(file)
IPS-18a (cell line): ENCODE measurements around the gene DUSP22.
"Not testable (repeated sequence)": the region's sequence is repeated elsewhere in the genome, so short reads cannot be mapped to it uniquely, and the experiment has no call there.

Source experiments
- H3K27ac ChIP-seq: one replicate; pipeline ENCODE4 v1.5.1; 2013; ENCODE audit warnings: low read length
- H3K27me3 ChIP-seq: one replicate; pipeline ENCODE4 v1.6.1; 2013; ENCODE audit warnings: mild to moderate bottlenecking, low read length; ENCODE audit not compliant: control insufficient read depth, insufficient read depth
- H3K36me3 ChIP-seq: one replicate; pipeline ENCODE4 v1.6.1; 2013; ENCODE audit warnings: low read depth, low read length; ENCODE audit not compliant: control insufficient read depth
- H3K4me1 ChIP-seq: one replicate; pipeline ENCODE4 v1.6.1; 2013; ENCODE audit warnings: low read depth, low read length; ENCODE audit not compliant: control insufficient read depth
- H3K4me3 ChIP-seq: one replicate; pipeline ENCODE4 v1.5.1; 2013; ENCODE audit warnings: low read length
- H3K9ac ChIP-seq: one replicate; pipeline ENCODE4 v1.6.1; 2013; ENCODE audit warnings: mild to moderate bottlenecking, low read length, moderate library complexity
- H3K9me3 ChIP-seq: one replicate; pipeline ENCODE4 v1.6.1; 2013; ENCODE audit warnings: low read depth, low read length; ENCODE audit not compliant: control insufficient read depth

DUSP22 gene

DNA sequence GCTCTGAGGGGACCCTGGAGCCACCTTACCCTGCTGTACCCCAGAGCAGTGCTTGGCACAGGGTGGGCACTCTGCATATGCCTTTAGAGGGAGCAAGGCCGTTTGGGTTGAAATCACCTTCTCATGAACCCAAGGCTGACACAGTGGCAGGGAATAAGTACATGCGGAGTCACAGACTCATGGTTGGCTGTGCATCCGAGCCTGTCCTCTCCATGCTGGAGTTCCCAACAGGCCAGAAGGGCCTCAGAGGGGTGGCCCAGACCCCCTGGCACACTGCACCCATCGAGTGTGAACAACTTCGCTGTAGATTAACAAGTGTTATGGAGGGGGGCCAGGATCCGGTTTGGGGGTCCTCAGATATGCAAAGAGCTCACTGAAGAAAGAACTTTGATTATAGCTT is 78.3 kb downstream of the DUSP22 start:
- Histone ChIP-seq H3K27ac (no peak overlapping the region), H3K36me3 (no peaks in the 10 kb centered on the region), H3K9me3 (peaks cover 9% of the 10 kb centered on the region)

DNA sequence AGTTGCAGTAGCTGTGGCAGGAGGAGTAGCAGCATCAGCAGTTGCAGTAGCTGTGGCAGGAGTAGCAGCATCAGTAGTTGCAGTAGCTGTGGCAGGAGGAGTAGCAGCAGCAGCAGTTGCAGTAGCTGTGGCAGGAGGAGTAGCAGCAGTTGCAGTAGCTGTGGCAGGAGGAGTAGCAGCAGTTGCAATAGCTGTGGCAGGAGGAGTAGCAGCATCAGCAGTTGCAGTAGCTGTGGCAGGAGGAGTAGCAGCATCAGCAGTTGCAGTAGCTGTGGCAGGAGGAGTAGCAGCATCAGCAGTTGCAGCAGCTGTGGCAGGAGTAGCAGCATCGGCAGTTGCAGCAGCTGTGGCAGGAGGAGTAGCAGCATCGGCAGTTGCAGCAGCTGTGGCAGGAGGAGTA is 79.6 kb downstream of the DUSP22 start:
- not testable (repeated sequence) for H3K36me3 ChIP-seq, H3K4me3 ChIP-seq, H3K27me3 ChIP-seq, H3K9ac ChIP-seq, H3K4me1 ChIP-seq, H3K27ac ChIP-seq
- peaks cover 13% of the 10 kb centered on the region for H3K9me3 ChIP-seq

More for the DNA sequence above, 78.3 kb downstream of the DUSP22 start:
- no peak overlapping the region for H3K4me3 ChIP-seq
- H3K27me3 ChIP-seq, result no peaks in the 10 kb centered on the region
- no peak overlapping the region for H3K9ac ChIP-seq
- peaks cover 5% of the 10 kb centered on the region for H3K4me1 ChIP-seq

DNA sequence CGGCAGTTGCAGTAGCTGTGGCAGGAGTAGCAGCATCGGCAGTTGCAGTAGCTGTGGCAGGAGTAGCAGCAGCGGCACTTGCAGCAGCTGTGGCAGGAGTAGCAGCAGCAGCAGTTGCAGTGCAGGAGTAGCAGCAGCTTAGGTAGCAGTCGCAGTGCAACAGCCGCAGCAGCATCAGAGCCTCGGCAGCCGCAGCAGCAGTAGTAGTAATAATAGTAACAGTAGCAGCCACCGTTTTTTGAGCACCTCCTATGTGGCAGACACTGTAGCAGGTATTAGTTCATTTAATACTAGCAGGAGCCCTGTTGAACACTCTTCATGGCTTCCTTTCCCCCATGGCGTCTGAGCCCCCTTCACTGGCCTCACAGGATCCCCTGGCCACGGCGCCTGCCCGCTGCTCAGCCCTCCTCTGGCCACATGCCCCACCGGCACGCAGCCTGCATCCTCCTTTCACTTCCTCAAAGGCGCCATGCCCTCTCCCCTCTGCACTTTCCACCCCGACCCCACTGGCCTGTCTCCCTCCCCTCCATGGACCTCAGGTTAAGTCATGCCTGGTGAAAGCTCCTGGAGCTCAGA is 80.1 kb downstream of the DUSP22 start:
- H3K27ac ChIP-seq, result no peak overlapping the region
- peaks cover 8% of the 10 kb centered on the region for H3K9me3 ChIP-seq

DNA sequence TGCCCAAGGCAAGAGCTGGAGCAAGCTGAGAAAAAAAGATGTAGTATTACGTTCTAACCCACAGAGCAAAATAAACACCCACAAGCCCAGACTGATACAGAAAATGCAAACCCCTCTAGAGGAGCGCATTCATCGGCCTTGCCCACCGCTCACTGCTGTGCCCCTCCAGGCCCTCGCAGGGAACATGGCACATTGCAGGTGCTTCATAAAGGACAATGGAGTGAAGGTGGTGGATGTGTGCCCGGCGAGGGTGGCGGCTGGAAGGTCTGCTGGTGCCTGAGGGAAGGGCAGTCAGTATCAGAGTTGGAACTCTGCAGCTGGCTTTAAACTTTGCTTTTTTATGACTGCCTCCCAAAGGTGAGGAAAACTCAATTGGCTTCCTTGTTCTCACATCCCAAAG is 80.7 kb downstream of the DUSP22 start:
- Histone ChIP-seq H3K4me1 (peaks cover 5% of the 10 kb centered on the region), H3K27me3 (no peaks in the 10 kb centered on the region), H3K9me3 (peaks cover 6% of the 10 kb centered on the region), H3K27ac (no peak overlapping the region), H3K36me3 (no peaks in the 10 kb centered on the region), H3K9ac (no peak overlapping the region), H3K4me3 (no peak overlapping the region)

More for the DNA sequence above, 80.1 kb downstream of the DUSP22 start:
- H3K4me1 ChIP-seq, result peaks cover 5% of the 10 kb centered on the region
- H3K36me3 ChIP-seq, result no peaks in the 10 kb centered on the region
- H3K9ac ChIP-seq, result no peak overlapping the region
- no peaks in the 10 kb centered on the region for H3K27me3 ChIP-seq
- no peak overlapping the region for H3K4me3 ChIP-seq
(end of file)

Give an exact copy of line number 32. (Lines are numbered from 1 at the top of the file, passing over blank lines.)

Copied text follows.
- no peak overlapping the region for H3K4me3 ChIP-seq